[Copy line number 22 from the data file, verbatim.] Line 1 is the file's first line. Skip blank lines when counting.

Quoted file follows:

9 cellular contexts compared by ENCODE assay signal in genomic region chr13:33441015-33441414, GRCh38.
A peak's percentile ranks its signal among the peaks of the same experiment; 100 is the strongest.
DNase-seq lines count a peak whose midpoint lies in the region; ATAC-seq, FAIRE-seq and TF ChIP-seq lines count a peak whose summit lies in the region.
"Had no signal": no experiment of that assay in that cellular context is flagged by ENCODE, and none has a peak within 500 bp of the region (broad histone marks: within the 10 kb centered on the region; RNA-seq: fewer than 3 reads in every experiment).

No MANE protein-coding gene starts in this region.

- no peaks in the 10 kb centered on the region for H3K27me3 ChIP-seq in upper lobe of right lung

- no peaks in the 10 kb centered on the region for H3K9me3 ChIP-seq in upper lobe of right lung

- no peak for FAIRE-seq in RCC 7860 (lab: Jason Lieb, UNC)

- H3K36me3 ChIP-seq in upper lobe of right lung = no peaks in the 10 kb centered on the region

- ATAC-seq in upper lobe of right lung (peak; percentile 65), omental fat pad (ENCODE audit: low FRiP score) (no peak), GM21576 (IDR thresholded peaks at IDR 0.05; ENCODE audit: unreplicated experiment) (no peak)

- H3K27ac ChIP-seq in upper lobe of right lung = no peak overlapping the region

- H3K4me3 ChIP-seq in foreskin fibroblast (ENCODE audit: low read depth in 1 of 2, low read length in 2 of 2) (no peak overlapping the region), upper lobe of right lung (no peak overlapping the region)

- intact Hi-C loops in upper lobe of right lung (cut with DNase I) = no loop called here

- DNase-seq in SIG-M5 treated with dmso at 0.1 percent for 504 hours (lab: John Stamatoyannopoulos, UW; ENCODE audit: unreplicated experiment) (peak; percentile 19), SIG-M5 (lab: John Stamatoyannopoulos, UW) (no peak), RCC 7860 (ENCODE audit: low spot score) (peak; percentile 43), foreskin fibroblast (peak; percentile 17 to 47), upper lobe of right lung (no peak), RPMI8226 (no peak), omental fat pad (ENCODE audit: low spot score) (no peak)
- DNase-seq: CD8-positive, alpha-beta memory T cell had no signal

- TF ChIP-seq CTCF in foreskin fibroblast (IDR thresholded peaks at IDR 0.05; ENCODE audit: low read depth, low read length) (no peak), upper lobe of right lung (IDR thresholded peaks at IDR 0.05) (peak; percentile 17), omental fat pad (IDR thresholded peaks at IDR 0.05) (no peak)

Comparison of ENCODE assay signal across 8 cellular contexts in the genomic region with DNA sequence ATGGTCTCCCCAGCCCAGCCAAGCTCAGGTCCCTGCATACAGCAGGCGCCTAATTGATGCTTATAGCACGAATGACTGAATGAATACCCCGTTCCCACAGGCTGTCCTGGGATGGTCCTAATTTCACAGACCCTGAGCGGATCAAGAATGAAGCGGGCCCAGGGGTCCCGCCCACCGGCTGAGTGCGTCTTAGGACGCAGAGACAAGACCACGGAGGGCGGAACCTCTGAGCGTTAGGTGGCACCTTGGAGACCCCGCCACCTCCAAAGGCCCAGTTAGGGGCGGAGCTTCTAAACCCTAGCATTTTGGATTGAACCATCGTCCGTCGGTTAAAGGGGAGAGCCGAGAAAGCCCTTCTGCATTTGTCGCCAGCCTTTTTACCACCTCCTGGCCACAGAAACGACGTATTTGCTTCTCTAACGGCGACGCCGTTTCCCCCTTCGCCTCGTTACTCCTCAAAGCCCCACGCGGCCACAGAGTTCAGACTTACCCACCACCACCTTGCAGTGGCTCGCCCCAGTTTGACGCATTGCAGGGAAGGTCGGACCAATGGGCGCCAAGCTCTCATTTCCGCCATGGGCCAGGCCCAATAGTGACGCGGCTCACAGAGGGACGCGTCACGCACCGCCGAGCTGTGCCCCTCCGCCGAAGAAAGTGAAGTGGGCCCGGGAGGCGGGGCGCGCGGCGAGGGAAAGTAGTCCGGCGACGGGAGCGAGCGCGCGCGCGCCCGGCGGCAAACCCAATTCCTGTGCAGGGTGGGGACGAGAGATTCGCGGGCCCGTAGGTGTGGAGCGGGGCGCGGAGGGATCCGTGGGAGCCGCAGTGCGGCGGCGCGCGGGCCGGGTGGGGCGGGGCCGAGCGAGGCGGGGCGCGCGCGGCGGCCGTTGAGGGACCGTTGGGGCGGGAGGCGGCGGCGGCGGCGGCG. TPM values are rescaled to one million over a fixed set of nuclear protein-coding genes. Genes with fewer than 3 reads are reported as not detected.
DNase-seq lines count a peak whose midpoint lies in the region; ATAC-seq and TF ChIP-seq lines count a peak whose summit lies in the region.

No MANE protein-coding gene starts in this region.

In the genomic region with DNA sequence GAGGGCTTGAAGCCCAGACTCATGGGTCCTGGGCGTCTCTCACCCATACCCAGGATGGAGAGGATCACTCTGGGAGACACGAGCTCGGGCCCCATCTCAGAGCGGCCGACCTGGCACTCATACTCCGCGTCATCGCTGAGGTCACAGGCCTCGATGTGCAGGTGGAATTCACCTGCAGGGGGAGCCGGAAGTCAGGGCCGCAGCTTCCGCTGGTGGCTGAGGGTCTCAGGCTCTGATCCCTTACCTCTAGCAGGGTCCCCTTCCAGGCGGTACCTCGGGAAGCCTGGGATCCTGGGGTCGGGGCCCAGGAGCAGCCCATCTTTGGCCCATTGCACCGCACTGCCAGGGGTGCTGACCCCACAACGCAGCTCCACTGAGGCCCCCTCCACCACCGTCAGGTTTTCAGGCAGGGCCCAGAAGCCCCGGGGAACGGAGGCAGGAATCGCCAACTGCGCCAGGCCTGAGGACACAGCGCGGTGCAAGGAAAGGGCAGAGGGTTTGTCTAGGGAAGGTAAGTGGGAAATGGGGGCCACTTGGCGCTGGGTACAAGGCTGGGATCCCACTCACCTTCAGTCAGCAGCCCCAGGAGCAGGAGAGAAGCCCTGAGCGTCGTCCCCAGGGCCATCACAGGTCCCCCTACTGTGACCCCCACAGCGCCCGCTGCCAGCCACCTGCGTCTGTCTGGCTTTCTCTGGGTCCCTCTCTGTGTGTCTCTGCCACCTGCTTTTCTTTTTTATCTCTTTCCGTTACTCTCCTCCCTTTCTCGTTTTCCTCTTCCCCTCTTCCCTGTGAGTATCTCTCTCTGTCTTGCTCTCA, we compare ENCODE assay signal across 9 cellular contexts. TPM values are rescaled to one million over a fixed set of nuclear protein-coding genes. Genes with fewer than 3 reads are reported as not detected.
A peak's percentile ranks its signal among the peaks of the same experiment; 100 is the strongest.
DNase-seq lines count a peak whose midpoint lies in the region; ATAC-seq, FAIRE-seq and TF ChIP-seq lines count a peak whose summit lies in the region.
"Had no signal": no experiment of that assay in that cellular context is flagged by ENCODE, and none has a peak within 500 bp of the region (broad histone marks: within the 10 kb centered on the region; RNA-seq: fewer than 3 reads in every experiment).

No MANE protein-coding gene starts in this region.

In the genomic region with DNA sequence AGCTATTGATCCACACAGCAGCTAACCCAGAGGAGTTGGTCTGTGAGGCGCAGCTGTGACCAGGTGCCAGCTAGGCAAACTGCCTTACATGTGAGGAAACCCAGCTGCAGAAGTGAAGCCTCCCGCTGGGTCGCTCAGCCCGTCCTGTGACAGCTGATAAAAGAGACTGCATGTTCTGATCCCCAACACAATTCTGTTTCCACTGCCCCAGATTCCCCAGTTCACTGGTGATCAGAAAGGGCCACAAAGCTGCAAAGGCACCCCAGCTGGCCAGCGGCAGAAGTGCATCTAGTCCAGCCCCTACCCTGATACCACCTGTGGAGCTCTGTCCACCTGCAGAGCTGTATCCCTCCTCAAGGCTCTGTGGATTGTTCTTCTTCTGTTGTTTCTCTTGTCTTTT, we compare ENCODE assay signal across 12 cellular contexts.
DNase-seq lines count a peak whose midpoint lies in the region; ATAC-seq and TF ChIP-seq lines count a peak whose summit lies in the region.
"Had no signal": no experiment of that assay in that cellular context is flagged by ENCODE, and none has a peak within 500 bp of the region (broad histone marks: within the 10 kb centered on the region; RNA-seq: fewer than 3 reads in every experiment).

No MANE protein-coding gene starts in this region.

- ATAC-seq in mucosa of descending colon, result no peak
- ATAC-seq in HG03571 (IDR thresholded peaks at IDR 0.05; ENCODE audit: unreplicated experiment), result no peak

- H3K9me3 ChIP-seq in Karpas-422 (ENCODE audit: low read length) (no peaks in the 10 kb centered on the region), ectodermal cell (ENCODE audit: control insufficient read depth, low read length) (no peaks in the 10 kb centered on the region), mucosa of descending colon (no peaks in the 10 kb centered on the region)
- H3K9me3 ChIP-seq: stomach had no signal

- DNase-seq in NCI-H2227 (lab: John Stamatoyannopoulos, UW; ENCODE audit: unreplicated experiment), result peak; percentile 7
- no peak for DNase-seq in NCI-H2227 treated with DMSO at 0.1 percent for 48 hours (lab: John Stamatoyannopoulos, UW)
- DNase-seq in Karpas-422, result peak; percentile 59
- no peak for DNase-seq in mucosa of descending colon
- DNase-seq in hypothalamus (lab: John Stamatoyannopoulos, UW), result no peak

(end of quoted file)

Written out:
DNase-seq lines count a peak whose midpoint lies in the region; ATAC-seq, FAIRE-seq and TF ChIP-seq lines count a peak whose summit lies in the region.